In 2019, around 4.5 million people in the FRG cared for their relatives. The majority, 70%, of them were women.

Even then, it was discussed that women would often have to switch to part-time jobs for this, and thus their statutory pension entitlements would decrease, because care was counted with completely fictitious figures. This resulted and results for many women further in the danger of sinking into old-age poverty. Although there have been some adjustments since then, these have seemed more like drops in the ocean.
Now, in times of the so-called "nursing emergency", the discussion is coming up again on how to relieve relatives who care for their relatives, because after all, we are also talking about about 2.33 million people whoare taken care of at home by the family.
The independent Advisory Council on the Compatibility of Care and Work submitted a proposal to the Federal Ministry of the Interior. In this report, the advisory board recommends an extension of the caregiver leave. Relatives would be able to take six months off, then continue to work part-time and take on the additional task of caring for the family. In addition, these regulations should no longer apply only to one family member providing care, but could be flexibly divided up within the family. This would actually be in line with the reform of the Caregiver Leave Act proposed in the coalition agreement.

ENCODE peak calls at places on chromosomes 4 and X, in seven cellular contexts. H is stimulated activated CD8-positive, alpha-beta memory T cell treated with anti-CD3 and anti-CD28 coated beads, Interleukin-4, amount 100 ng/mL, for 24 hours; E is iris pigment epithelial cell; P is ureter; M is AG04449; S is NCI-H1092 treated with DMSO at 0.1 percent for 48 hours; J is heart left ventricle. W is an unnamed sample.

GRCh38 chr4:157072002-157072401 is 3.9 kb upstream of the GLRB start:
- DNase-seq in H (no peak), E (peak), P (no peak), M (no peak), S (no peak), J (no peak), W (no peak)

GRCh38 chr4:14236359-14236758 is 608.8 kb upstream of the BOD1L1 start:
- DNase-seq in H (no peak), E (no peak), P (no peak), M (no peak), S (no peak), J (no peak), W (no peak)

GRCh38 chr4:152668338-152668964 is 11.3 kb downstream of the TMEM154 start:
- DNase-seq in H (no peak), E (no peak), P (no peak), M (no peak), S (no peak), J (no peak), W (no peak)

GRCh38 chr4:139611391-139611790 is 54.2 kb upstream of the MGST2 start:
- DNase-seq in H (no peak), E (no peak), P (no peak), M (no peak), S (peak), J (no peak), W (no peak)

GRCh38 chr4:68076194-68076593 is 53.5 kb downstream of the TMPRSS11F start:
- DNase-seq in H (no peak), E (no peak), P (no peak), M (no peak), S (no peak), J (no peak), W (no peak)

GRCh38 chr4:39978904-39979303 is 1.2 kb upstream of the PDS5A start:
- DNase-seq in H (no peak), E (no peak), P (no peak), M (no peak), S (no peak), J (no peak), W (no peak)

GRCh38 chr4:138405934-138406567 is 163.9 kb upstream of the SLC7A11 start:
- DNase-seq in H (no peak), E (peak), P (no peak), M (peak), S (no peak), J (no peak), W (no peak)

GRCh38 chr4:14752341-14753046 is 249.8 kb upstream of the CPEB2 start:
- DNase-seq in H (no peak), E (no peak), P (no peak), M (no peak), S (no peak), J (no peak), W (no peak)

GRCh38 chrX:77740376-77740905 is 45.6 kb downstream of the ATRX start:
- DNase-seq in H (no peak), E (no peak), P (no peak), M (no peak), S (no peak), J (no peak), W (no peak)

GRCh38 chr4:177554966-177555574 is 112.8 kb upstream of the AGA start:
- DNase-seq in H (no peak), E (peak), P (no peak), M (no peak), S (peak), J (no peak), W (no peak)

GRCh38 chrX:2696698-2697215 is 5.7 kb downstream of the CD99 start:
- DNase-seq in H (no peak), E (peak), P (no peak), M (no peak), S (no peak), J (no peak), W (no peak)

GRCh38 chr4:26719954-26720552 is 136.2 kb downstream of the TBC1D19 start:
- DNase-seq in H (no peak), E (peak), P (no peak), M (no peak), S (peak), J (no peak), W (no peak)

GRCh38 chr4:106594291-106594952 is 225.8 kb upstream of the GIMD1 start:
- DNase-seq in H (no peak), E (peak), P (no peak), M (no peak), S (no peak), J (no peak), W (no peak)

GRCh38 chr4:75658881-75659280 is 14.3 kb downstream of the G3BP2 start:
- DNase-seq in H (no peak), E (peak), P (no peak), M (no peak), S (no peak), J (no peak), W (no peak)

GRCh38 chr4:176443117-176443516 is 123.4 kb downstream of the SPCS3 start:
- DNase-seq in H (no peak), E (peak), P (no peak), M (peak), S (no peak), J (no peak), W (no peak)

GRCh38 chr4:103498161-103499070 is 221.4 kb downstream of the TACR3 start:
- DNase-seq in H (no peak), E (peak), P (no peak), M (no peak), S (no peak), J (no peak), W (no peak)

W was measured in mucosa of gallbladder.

But as always, this proposal is not without its pitfalls, even if it may sound quite good at first. The German Foundation for Patient Protection comments: "Every year, government commissions come up with good proposals. What is missing is the political will to implement them." In addition to this unwillingness, the numerous pensioners who care for relatives would be completely disregarded. Furthermore, more and more carers would feel overwhelmed by the situation and access to relief would also not be accepted, because it would be a "bureaucratic jungle", according to the social association VdK.
The fact that changes have been written into the coalition agreement and that these are also underlined by various interest groups cannot necessarily be seen as a coincidence, even in times when more and more care personnel are lacking, many people simply cannot afford to have their relatives cared for by external agencies, and more and more elderly people are reaching the age when they need care. For as long as many people care for their relatives at home quasi for free, there is no need to further reduce the huge profits of German care institutions and actually improve the health care system for the benefit of people - especially those who cannot afford a care place in this case. Nor do the proposals and eventual changes that have been awaited for years tackle the real threat of old-age poverty for hundreds of thousands of women by the bourgeoisie. Instead, they are treated as private free carers who cannot get out of the trap.